Our (new) Brussels normal?

Do not worry about tomorrow; tomorrow will take care of itself. Sufficient for a day is its own evil. Matthew 6:34

On March 22nd  2016 I was supposed to take part as a speaker to the international conference  The EU and member states: sharing the same political orbit? meant to present the results of a unique EU 28 project called “Building Bridges between National Perspectives on the EU“.

Ongoing tensions around the European project have been accompanied by what could be described a popular disaffection towards European Union. Other elements have also created a divide between the EU and its citizens, revolving around the idea of solidarity: the Eurozone crisis, the refugee and Schengen crisis, the looming threat of a “Brexit”, which all represent at their heart differing views about a common future for Europe. What is the role of the institutions in reflecting and enacting these preferences and how to bridge contrasted national perspectives to better legitimise the EU in the eyes of the citizens?

The day was supposed to be a normal one as every speaker in the event was ready to share his/her views on the topics above. Yet what was supposed to be a full of ideas event with a numerous audience turned step by step into something else as the news regarding the mayhem came to our conference room. The city was under attack and everything went into lock-down.

More and more we realize that talking about terror attacks in the large cities of the Western world have become the new normal. And that where we try to build bridges other try to create walls of separation and ditches of desolation. The city we have become familiar was the victim of a clash between civility and disorder, between democracy and barbary, between future and past as all around us confused people were trying to make a sense from what has happening.

On September 11th 2001 I hadn’t fully grasp then the meaning of those attacks. I believed then that it would be an isolated incident and nothing of a sort would ever happen. Yet there I was, more than a decade later, in the proximity of a similar conflict area, in a city that hadn’t known so far the tragedy of bombing, a city (our Union capital) that houses our best hope for peace that we were able to produce after WWII.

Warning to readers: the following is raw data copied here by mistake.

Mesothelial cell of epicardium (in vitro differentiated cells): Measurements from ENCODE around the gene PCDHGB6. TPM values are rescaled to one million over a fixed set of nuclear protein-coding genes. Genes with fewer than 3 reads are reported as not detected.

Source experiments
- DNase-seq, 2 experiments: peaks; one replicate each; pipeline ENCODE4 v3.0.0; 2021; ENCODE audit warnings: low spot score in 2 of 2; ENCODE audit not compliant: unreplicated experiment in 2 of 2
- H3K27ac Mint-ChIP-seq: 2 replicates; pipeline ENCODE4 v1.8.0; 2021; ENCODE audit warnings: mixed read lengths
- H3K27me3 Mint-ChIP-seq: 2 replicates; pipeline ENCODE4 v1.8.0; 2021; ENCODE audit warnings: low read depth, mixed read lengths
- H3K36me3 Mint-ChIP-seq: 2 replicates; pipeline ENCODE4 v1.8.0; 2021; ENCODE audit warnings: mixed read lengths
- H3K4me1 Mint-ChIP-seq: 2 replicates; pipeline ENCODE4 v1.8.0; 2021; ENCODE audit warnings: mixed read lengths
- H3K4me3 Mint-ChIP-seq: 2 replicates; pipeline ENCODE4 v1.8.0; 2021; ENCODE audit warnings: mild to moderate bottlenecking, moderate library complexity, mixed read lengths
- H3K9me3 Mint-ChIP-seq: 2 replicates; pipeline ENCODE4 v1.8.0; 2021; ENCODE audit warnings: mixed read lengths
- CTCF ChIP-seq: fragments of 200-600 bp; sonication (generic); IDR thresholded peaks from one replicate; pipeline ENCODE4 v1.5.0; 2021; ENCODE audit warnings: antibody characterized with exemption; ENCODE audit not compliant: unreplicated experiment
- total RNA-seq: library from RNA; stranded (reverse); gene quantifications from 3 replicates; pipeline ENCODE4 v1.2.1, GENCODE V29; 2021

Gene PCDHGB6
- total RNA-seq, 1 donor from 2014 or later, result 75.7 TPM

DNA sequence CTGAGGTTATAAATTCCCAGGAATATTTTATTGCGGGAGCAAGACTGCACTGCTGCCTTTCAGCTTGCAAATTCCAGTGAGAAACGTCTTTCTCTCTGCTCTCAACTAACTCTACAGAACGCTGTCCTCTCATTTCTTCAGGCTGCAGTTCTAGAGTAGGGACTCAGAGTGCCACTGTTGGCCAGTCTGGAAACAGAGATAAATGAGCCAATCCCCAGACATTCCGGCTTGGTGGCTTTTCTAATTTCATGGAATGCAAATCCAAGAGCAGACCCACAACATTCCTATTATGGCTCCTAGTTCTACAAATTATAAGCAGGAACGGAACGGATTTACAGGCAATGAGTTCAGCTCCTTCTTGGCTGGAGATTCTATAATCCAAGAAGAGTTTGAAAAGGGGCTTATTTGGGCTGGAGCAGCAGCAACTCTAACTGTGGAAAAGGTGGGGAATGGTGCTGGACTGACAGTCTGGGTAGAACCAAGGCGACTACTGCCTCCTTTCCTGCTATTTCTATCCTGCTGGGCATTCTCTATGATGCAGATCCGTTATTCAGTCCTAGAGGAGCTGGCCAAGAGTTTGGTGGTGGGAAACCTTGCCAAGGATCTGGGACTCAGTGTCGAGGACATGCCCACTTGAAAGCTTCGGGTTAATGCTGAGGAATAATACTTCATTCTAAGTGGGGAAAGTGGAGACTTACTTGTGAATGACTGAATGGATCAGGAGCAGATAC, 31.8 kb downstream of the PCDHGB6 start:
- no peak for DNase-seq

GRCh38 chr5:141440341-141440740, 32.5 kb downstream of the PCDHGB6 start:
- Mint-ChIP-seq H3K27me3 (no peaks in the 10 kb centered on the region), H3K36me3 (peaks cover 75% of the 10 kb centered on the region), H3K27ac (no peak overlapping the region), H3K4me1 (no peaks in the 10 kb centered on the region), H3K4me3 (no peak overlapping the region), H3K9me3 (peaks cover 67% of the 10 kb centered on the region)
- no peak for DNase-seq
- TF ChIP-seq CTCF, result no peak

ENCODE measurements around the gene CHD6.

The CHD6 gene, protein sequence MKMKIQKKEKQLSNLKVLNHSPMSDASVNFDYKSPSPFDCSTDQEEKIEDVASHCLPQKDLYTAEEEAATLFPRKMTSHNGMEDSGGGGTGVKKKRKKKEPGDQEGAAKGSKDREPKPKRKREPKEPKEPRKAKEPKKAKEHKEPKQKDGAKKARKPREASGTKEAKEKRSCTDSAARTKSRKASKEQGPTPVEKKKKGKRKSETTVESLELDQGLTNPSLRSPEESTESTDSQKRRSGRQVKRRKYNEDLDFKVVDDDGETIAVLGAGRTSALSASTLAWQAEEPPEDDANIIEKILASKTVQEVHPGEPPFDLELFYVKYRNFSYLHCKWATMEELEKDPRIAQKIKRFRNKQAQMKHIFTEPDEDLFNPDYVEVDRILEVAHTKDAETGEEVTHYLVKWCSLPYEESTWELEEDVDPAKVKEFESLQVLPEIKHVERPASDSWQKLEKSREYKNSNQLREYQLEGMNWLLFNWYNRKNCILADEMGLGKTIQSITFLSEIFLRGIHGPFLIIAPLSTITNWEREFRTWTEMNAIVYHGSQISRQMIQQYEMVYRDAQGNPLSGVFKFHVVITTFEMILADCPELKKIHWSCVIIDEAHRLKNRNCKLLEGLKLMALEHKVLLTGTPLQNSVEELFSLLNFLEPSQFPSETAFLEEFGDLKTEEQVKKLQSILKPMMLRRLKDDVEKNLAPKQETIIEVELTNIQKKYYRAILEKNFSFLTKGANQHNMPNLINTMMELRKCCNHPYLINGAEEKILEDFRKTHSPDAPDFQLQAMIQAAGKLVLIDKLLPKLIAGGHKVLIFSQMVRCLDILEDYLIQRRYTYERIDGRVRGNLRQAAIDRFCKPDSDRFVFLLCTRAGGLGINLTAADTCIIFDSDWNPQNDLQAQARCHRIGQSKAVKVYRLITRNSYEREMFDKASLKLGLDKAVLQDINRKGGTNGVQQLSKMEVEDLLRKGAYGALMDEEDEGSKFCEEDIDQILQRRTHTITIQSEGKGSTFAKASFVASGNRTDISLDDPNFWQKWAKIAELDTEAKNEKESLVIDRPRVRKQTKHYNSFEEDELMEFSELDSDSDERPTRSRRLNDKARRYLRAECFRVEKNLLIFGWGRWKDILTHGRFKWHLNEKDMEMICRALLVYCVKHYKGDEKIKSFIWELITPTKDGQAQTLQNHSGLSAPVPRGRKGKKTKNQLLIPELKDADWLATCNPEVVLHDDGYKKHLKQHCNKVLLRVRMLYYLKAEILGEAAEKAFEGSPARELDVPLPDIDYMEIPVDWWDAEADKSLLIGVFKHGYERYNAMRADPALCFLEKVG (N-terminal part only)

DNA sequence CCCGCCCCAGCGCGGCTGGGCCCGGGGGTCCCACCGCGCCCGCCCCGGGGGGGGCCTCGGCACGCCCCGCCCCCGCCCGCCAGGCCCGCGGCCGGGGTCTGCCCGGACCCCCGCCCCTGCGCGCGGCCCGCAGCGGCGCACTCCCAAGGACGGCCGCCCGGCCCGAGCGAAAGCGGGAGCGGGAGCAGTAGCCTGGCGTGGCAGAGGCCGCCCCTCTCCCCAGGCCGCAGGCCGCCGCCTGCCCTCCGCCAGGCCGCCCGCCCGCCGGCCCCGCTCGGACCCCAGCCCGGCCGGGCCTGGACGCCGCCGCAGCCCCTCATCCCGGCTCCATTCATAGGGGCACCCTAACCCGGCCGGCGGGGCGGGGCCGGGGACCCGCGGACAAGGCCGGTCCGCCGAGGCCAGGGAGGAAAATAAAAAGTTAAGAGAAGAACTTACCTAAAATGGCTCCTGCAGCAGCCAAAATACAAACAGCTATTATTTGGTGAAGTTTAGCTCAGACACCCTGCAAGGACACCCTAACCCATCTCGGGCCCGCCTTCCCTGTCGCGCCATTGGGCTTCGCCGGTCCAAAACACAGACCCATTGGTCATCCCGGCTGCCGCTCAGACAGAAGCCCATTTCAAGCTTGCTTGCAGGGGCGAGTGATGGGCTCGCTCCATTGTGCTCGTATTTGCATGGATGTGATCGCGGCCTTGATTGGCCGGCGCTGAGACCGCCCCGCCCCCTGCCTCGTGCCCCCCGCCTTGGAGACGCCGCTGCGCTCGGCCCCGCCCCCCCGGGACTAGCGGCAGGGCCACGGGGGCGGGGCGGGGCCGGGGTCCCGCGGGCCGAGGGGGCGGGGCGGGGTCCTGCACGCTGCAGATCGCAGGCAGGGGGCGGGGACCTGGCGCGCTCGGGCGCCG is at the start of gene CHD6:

As the tragedy unraveled in front of our eyes I realized that we have gone from confusion to sorrow for the lost lives. From sorrow to a feeling of frustration – how could that happened a few months after the city had undergone a serious security operation? What went wrong?

It was somehow a feeling of the inevitability of an attack even though back home I was joking that the EU institutions were simply so boring and complex that they were not interesting enough to attack, even for die-hard terrorists.

Moreover it was the feeling that we would just have to get used to live on a continuous lock down – another thing that would complicate a modern life already too complex. All that while scrutinizing our neighbors on the metro or on the street.

But then, in the end, after having filtered the enormous online informational tsunami and put the things in order I realized that not everything was lost, that we must go on and do our jobs and live as normal as possible lives, even if we could have been in the right place at the wrong time. As Winston Churchill so eloquently put it: “If you’re going through hell, keep going.”

So for me, and most likely for my colleagues, we just needed something to work on. And the conference went on with utmost professionalism. Because even if we must take useless risks we must not change our lives, and we must not abandon our habits.

“It is not the critic who counts; not the man who points out how the strong man stumbles, or where the doer of deeds could have done them better. The credit belongs to the man who is actually in the arena, whose face is marred by dust and sweat and blood; who strives valiantly; who errs, who comes up short again and again, because there is no effort without error and shortcoming; but who does actually strive to do the deeds; who knows great enthusiasms, the great devotions; who spends himself in a worthy cause; who at the best knows in the end the triumph of high achievement, and who at the worst, if he fails, at least fails while daring greatly, so that his place shall never be with those cold and timid souls who neither know victory nor defeat.”
–Theodore Roosevelt, “Citizenship In A Republic

This is not the end of Europe as we know it, but only a tragic episode. More about the event and the subsequent research results later on.